Wednesday, March 7, 2012

Definition of the Month of February 2012

research easy discoverOne thing that scares people most about law and legal things is that they don't know the definitions of most words.  It's the not knowing that scares the bejesus out of them.  Knowing this, what I'm going to do from here on out is every so often define some of the words and phrases used most often (and maybe even a few that aren't) so that you can go into court or your local county law library and sound like you know what you're talking about.  So that you know, the resource that I use to find all of my definitions is called Black's Law Dictionary (West).  Black's is the industry standard for law dictionaries.

So, today's word is JURISDICTION and it is defined as: a governing body's general power/authority to exercise authority over all person's and things within its territory.

In California, there are three court JURISDICTIONs:

  1. Superior Court (i.e. lowest level court)
      Small Claims: matters from $0-$10,000
      Limited Court: matters from $10,001-$25,000;
      Unlimited Court: matters from $25,001+
  2. Courts of Appeal: cases appealed from the superior court
  3. California Supreme Court: has discretionary appellate jurisdiction over all cases reviewed by the Courts of Appeal (meaning they can refuse to hear cases on appeal if they wish) and California state death penalty cases.
What would be great if every state court system were the same. In the New York court system, the supreme court is the lowest court. The thing is, every state does it's own thing.  What you need to do is to locate your state's court website to see what is located where.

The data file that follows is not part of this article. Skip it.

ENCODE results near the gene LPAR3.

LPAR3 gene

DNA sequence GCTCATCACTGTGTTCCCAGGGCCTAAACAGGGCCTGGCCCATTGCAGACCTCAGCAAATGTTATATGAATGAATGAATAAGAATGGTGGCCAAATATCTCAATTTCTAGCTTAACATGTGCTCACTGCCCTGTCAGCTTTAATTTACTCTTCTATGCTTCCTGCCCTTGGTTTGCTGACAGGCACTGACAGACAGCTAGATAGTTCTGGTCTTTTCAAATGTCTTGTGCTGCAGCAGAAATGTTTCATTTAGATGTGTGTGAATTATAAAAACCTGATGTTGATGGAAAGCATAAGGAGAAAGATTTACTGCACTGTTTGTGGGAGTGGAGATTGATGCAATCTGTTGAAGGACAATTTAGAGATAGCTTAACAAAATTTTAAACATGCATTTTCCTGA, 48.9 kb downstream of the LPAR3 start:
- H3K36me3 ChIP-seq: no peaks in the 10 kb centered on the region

Now, you might ask (go ahead, ask) why is it important to know about JURISDICTION?  It's important because say you lived in California but you were vacationing in Wyoming and you get rear-ended.  In what state do you sue for damages (because now your car is totaled and they say it was all your fault that they weren't watching where they were going)?  


Let's try another one.  Say you bought a pair of shoes online (with a company based in Georgia).  When they arrived at your house, the shoes were not only the wrong size, but you only got one shoe and now the company won't give you the other shoe or your money back.  Where do you go to get recourse?  In what state to you file suit?  Did you even read the fine print when you bought the shoes (because you know it's where they're going to talk about JURISDICTION).
 

Thus, the reason it's so important to understand JURISDICTION is so you don't go waste your time and money file a law suit in the wrong court.  A great resource on JURISDICTION can be found in Jurisdiction and Forum Selection, 2d by Robert C. Casad (West).

So, whether you know or think you know or know that you don't know what you thought you knew, know that the best jurisdiction for whatever it is you do need is at your local county law library (because we always know what you don't know that you need).